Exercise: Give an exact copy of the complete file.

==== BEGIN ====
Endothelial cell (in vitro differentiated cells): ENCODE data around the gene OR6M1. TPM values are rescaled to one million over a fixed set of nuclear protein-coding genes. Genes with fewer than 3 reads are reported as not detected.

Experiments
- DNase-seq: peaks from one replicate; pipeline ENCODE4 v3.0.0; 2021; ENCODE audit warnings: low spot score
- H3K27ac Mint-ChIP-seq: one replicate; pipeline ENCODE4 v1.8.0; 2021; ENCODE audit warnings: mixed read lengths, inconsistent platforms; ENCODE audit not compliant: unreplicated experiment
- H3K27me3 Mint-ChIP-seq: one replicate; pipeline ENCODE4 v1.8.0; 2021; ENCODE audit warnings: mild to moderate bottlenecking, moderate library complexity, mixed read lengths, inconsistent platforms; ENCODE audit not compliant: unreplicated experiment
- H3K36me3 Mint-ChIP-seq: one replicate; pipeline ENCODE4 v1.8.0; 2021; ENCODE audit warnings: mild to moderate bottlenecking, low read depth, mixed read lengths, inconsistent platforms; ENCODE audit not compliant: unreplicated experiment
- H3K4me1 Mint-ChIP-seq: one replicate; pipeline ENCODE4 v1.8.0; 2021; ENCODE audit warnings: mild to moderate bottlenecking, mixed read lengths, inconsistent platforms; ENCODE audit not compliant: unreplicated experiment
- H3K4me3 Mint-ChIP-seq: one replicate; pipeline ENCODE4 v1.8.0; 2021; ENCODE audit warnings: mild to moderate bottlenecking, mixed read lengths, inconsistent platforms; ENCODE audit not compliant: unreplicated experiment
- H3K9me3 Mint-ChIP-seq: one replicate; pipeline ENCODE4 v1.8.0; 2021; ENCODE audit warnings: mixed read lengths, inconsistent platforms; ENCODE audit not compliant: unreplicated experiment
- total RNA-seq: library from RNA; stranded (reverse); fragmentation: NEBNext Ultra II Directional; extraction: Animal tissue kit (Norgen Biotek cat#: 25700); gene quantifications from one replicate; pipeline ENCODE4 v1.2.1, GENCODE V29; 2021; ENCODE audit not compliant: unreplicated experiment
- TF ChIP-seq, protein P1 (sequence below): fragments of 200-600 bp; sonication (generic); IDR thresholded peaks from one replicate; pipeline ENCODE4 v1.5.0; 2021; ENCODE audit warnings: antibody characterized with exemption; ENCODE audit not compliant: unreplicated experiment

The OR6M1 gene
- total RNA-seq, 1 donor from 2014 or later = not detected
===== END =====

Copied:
Endothelial cell (in vitro differentiated cells): ENCODE data around the gene OR6M1. TPM values are rescaled to one million over a fixed set of nuclear protein-coding genes. Genes with fewer than 3 reads are reported as not detected.

Experiments
- DNase-seq: peaks from one replicate; pipeline ENCODE4 v3.0.0; 2021; ENCODE audit warnings: low spot score
- H3K27ac Mint-ChIP-seq: one replicate; pipeline ENCODE4 v1.8.0; 2021; ENCODE audit warnings: mixed read lengths, inconsistent platforms; ENCODE audit not compliant: unreplicated experiment
- H3K27me3 Mint-ChIP-seq: one replicate; pipeline ENCODE4 v1.8.0; 2021; ENCODE audit warnings: mild to moderate bottlenecking, moderate library complexity, mixed read lengths, inconsistent platforms; ENCODE audit not compliant: unreplicated experiment
- H3K36me3 Mint-ChIP-seq: one replicate; pipeline ENCODE4 v1.8.0; 2021; ENCODE audit warnings: mild to moderate bottlenecking, low read depth, mixed read lengths, inconsistent platforms; ENCODE audit not compliant: unreplicated experiment
- H3K4me1 Mint-ChIP-seq: one replicate; pipeline ENCODE4 v1.8.0; 2021; ENCODE audit warnings: mild to moderate bottlenecking, mixed read lengths, inconsistent platforms; ENCODE audit not compliant: unreplicated experiment
- H3K4me3 Mint-ChIP-seq: one replicate; pipeline ENCODE4 v1.8.0; 2021; ENCODE audit warnings: mild to moderate bottlenecking, mixed read lengths, inconsistent platforms; ENCODE audit not compliant: unreplicated experiment
- H3K9me3 Mint-ChIP-seq: one replicate; pipeline ENCODE4 v1.8.0; 2021; ENCODE audit warnings: mixed read lengths, inconsistent platforms; ENCODE audit not compliant: unreplicated experiment
- total RNA-seq: library from RNA; stranded (reverse); fragmentation: NEBNext Ultra II Directional; extraction: Animal tissue kit (Norgen Biotek cat#: 25700); gene quantifications from one replicate; pipeline ENCODE4 v1.2.1, GENCODE V29; 2021; ENCODE audit not compliant: unreplicated experiment
- TF ChIP-seq, protein P1 (sequence below): fragments of 200-600 bp; sonication (generic); IDR thresholded peaks from one replicate; pipeline ENCODE4 v1.5.0; 2021; ENCODE audit warnings: antibody characterized with exemption; ENCODE audit not compliant: unreplicated experiment

The OR6M1 gene
- total RNA-seq, 1 donor from 2014 or later = not detected